The decision to creep feed, which is any feed a producer provides calves while they're still nursing, is one that must judged by its cost-effectiveness, says Karl Hoppe, North Dakota State University (NDSU) Extension livestock specialist at the Carrington Research Extension Center.

The amount of creep feed required to produce the desired result in the calves is a major factor producers must consider. "Make sure you do the math with the right feed conversions," he advises.

More creep feed is needed, for instance, if it's to replace pasture grasses than if used as a supplement. Hoppe estimates calves would need 5-7 lbs. of creep feed for every 1 lb. in weight gain if creep feed is a supplement. However, if it's replacing pasture grasses, calves might need 8-9 lbs. of creep feed for 1 lb. of weight gain.

"So if the pasture condition is good to exceptional, then be sure to use a creep feed formulated to supplement grass, rather than replace grass," he says.

Favorable and profitable conversions of 5-7 lbs. of creep feed to 1 lb. of gain are typical where pasture forage is limited and feed is balanced with nutritional requirements, adds John Dhuyvetter, NDSU's Extension livestock specialist in Minot. Such conversions also are likely for calves of first-calf heifers and very old cows where milk and grass don't meet calves' growth potential. Some other tips:

  • Hoppe recommends producers start calves on creep feed as soon as possible to avoid digestive upset.

    "I'm always concerned when pastures become overgrazed and then creep feed is introduced," he says. "This can lead to extremely high intakes of creep feed and result in sickness and possible death."

  • When producers plan to sell their calves is another big part of the creep feed equation. "If you sell calves at weaning, the extra weight they've gained on creep feed needs to be worth more than the extra cost of the feed," Hoppe says.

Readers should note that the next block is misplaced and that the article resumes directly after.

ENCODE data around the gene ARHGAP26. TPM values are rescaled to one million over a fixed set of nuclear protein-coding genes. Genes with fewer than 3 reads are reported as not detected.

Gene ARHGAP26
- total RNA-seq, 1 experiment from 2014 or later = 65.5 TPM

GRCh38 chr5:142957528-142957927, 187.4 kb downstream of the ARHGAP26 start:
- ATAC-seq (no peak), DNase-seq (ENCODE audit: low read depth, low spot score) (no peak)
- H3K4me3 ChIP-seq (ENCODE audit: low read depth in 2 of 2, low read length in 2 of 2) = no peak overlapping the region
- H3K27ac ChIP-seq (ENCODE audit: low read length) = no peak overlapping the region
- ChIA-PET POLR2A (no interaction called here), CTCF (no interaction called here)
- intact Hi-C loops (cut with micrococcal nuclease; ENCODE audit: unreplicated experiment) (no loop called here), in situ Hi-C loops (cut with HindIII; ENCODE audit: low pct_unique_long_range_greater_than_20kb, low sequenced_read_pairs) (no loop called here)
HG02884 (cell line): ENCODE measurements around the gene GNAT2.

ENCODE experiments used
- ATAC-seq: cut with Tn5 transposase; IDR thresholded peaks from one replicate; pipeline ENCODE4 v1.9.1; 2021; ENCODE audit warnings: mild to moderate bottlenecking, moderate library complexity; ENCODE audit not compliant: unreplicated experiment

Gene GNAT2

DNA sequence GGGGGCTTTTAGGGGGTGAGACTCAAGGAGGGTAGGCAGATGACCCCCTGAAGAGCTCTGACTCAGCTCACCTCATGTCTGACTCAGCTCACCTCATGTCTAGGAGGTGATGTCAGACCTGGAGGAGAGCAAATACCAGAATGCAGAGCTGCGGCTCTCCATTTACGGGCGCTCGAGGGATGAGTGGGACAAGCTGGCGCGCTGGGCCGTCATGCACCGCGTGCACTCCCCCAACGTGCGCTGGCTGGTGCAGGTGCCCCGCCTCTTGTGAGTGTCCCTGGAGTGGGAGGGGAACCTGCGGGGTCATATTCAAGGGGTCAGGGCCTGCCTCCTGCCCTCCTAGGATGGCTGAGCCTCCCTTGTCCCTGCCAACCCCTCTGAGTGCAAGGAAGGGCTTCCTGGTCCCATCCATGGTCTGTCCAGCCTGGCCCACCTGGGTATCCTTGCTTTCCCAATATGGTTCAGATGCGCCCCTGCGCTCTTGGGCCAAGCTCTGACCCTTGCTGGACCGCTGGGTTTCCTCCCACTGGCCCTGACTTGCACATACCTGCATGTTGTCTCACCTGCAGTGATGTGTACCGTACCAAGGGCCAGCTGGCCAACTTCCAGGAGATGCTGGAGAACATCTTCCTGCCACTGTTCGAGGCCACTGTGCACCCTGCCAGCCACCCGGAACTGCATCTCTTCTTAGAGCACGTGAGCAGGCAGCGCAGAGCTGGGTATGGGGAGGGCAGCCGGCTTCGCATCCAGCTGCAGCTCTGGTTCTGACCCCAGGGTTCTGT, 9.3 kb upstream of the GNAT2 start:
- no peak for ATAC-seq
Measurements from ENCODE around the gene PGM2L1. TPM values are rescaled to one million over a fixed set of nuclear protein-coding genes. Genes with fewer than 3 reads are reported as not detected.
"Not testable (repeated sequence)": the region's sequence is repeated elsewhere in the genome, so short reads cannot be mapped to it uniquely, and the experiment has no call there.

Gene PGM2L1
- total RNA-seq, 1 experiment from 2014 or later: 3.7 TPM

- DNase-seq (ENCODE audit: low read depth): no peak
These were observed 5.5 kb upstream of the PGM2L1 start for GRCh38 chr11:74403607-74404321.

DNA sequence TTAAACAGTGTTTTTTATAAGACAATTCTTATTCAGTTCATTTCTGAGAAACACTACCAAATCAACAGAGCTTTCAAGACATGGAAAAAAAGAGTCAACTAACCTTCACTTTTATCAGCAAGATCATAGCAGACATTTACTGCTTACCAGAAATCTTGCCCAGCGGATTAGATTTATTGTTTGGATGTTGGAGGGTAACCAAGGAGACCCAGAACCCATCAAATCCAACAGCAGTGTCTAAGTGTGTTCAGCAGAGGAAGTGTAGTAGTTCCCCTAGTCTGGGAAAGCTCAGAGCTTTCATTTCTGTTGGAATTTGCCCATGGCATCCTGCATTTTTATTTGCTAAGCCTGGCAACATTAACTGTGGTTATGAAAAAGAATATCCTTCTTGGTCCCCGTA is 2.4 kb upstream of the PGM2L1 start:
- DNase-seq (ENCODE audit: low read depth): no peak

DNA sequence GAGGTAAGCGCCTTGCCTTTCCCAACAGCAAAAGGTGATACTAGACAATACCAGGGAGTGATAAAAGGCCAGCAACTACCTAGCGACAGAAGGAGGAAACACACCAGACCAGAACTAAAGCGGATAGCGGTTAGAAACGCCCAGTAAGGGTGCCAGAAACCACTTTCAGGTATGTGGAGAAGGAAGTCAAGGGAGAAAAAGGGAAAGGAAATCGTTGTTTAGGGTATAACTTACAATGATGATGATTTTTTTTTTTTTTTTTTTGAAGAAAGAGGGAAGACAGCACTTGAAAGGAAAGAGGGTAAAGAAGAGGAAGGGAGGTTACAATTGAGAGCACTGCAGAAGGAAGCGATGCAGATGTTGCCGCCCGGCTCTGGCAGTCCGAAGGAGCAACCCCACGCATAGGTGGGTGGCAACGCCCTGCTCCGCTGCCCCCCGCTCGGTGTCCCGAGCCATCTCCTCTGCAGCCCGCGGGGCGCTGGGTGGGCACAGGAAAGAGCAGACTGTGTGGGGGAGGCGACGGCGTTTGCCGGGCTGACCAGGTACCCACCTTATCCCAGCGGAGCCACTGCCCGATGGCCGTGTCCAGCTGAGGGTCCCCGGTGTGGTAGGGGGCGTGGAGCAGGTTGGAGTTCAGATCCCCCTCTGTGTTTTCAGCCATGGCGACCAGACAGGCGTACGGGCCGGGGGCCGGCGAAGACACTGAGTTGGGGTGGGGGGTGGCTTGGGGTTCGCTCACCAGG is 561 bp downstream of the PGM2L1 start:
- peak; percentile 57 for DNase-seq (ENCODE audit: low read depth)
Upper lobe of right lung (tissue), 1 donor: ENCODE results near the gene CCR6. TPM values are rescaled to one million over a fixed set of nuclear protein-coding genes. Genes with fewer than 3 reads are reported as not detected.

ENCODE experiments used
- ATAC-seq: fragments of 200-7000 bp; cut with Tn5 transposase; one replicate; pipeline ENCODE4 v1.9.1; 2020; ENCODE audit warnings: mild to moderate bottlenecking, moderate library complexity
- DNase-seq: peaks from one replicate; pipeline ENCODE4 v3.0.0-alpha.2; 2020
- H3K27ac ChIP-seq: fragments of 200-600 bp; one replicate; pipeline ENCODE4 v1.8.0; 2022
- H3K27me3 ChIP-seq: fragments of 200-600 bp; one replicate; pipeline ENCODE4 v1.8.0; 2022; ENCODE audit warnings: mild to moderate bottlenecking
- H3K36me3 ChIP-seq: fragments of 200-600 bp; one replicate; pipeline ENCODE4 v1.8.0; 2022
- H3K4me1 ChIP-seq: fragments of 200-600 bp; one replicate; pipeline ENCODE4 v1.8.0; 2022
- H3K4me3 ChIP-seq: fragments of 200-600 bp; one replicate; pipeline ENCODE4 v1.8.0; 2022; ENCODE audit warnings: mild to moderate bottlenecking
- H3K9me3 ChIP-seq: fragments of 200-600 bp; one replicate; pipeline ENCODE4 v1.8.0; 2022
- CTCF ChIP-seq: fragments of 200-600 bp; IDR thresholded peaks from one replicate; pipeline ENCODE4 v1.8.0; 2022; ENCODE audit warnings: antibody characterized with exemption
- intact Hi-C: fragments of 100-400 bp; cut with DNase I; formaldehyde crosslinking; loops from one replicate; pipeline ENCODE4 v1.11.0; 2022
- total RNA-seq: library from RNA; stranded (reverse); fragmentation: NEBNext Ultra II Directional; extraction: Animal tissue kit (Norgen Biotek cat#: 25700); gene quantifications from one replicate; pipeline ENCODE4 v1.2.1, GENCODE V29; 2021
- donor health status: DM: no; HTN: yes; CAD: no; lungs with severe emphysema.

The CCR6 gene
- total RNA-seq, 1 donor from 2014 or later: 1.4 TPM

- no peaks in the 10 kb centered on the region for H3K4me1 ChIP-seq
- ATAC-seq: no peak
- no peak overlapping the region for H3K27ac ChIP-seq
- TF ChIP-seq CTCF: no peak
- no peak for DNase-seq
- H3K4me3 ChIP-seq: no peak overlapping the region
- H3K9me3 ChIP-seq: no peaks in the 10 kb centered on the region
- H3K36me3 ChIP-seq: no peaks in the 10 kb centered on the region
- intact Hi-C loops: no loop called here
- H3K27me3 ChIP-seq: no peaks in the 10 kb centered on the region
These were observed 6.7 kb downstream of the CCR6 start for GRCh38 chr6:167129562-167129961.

• Consider the source of the creep feed. Commercially produced creep feed is more expensive than homegrown feed. The commercial product might be less costly in the long run though, because it will result in fewer digestive upsets and it contains correctly formulated rations, Hoppe adds.

  • The type of creep feed used could be another issue. Use creep feeds with higher amounts of protein and fiber, and lower amounts of starch, as a supplement to grass to improve the grass's digestibility. Calves eating creep feeds that are starch-based, or mostly grain, will substitute creep feed for grass.

    "Creep feeding in most all situations will increase calf weights and herd revenue," Dhuyvetter says.

  • Given today's high feed costs, calculating profit margins from creep and alternative feeds is very important. To calculate the feed cost per pound of additional weight from supplemental feeding, multiply the cost per pound of feed by the projected rate of conversion (pounds of creep feed consumed per pound of added weight gain).

  • Since heavy calves usually bring less per pound at marketing than lighter calves, the value of creep feeding's added pounds often is less than market price. If there are small or no price slides, this is sometimes the case when cattle feeders are aggressive bidders for early heavy calves capable of finishing for the April or earlier seasonally high markets. Then the added weight can be valued near market price.
"More typically, we see a 6-8ยข/cwt. price slide associated with increasing calf weights, making the added pounds worth about 65% of market price," Dhuyvetter says.

Creep feeding likely won't pay when conversions are high in situations where pastures provide good nutrition and cows are milking well, he adds. It's also of questionable value for heifers that will be retained and developed for replacements, and for calves that will be backgrounded for an extended time postweaning.